• February 2014
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12 Predictions for the Future of Programming

InfoWorld (02/03/14) Peter Wayner 

Forecasting the next hit technology is challenging due to the rapid pace of change, but InfoWorld offers 12 predictions for the future of programming over the next five years. One prediction is that the graphics processing unit (GPU) will take center stage from the central processing unit, as applications are increasingly written to use the parallel architecture of GPUs. In addition, databases are likely to manage increasingly advanced analysis, running more sophisticated algorithms on tables, searching more efficiently for data patterns, and carrying out big data tasks. Javascript and Android will grow more and more dominant in programming. The Internet of Things will increase the number of new programming platforms, with automobiles being the most significant. Open source code will continue to present a challenge in finding the revenue to support development. WordPress Web applications will proliferate, as dominant frameworks offer functionality that makes it unnecessary to create apps from scratch. Plug-ins will increasingly supplant full-fledged programs. The command line will remain relevant because it is too flexible and universal to be replaced, and it will continue to work with modern tools. Both outsourcing and insourcing will continue, as work is outsourced to reduce costs but also performed by new automated tools.


IST Professor, CSE Grad Develop Tools to Access ‘Scholarly Big Data’

Penn State News (01/24/14) Stephanie Koons 

Pennsylvania State University (PSU) researchers have developed recommendation systems for expert and collaborator discovery that enable users to access scholarly big data. “For data-driven research, we have a very good opportunity for big data research because we are one of the few groups that have such a large volume of data,” says PSU’s Hung-Hsuan Chen. The researchers propose CSSeer, a free and publicly available key phrase-based recommendation system for expert discovery based on the CiteSeerX digital library and Wikipedia as an auxiliary resource. The system generates key phrases from the title and the abstract of each document in CiteSeerX, and those key phrases are used to infer the author’s expertise. “The system automatically figures out who are the experts of a given area,” Chen says. CiteSeerX aims to improve the dissemination of scientific literature and to provide improvements in functionality, usability, availability, cost, comprehensiveness, efficiency, and timeliness in the access of scientific and scholarly knowledge. PSU professor C. Lee Giles says the long-term plans for CiteSeer include making the system easier and more efficient to run, improving data-extraction methods, increasing the number of documents, and automating the extraction of tables and figures in documents.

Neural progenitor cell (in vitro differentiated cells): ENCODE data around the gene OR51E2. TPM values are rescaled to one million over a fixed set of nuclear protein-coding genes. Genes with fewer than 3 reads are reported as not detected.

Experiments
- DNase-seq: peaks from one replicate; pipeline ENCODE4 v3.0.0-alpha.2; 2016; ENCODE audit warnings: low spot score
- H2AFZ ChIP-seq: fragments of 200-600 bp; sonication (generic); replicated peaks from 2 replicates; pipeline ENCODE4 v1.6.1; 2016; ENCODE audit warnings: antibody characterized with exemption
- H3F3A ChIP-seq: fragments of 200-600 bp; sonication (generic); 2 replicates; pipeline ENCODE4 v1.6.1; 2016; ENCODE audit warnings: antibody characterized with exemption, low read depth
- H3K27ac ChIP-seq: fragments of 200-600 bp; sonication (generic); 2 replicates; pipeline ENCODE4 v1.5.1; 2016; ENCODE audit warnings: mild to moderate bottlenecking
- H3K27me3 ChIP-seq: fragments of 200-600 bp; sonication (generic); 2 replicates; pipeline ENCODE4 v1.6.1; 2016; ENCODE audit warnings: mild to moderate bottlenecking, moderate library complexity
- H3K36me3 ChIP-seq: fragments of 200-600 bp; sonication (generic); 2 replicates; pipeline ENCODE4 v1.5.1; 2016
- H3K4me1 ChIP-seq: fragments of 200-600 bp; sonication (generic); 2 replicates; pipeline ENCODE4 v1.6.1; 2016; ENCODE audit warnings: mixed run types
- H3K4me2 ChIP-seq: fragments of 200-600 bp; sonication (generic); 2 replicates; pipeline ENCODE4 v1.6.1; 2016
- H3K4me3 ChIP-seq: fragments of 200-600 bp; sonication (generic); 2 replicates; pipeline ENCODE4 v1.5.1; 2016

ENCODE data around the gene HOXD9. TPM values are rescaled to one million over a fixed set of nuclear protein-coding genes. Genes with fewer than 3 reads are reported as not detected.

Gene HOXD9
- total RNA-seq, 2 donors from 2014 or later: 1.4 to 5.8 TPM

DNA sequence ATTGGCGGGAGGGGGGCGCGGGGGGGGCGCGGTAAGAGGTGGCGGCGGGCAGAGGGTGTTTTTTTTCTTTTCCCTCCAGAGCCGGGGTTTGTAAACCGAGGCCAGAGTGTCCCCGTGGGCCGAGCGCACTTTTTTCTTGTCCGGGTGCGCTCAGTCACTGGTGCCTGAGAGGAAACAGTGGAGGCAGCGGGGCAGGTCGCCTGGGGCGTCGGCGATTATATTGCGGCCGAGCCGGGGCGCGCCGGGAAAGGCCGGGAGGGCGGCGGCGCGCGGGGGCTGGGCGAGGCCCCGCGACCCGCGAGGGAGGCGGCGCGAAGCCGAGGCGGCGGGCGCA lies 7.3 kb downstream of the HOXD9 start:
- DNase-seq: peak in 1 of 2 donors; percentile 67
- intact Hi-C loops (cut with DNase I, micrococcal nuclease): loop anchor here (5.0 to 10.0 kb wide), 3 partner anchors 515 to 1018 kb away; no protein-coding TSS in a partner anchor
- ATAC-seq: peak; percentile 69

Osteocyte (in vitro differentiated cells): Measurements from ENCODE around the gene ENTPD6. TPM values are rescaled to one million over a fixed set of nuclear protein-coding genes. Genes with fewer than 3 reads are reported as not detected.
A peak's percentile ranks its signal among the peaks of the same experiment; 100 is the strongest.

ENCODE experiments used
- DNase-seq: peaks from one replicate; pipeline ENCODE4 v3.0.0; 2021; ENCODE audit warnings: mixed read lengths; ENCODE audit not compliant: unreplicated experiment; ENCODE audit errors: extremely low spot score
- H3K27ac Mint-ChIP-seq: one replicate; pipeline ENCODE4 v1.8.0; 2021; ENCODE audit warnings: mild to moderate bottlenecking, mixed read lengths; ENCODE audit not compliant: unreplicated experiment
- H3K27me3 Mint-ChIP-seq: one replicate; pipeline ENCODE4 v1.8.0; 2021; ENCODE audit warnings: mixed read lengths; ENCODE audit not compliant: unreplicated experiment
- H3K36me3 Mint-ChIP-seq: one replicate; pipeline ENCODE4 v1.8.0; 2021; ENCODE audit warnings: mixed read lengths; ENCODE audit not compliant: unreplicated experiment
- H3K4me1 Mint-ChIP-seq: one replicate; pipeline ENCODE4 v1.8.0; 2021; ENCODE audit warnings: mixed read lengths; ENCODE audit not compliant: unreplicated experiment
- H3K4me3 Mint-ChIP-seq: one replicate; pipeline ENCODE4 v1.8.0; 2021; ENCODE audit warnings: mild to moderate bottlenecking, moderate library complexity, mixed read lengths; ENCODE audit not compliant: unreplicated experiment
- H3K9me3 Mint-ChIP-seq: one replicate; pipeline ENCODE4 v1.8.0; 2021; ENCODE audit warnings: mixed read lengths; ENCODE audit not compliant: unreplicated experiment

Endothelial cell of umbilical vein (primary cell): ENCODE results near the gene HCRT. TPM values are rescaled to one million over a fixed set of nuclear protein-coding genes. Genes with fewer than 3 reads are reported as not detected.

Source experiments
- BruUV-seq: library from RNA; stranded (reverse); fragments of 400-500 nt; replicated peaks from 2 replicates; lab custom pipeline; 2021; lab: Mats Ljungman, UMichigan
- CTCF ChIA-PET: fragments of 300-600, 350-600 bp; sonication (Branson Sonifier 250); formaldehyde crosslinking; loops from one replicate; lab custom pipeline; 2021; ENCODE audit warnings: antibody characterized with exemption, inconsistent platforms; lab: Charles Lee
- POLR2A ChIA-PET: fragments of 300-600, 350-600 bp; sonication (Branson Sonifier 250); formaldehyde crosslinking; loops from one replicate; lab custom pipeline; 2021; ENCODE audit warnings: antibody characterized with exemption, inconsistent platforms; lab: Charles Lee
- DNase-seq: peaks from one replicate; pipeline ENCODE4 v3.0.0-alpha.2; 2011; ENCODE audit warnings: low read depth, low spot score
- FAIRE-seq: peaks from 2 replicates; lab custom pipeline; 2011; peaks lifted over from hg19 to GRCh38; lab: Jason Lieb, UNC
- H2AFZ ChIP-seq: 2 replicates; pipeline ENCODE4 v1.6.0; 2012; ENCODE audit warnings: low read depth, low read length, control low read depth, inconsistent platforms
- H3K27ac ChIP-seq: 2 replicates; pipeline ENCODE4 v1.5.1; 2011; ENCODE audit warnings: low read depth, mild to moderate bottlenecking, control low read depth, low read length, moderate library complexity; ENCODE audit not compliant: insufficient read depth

We the Internet: Bitcoin Developers Seed Idea for Bitcloud

Phys.Org (01/27/14) Nancy Owano 

Bitcoin developers want to decentralize the current Internet and replace it with a new Internet. The Bitcloud developer group has proposed a peer-to-peer system for sharing bandwidth, and enabling individual users to complete computing tasks such as routing, storing, or computing in exchange for cash. The Bitcloud approach would enable nodes on a mesh network to be rewarded financially for routing traffic in a brand-new mesh network. The researchers note their cash model would eliminate the need for Internet service providers. The proposal is based on the ideas of Bitcoin, Mediaglobin, and Tor, and the researchers are looking for more developers to assist with the project. They point out that the initiative demands a “massive amount of thought and development in many different parts of the protocol, so we need as many people helping as possible.” Cloudcoins would be the system’s currency, and would operate similar to bitcoins as the currency of the Bitcoin protocol. “If you’re interested in privacy, security, ending Internet censorship, decentralizing the Internet, and creating a new mesh network to replace the Internet, then you should join or support this project,” according to a recent appeal on Reddit.


Researchers Implement HPC-First Cloud Approach

HPC Wire (01/29/14) Tiffany Trader 

North Carolina State University researchers have demonstrated a proof-of-concept for a novel high-performance cloud computing platform by merging a cloud computing environment with a supercomputer. The implementations show that a fully functioning production cloud computing environment can be completely embedded within a supercomputer, allowing users to benefit from the underlying high-performance computing hardware infrastructure. The supercomputer’s hardware provided the foundation for a software-defined system capable of supporting a cloud computing environment. This “novel methodology has the potential to be applied toward complex mixed-load workflow implementations, data-flow oriented workloads, as well as experimentation with new schedulers and operating systems within an HPC environment,” the researchers say. The software utility package, Kittyhawk, serves as a provisioning engine and offers basic low-level computing services within a supercomputing system. Kittyhawk is what allowed the researchers to construct an embedded elastic cloud computing infrastructure within the supercomputer. The HPC-first design approach to cloud computing leverages the “localized homogeneous and uniform HPC supercomputer architecture usually not found in generic cloud computing clusters,” according to the researchers. This type of system has the potential to support multiple workloads, including traditional HPC simulation jobs, workflows that involve both high-performance computing and non-high performance computing analytics, and data-flow orientation work.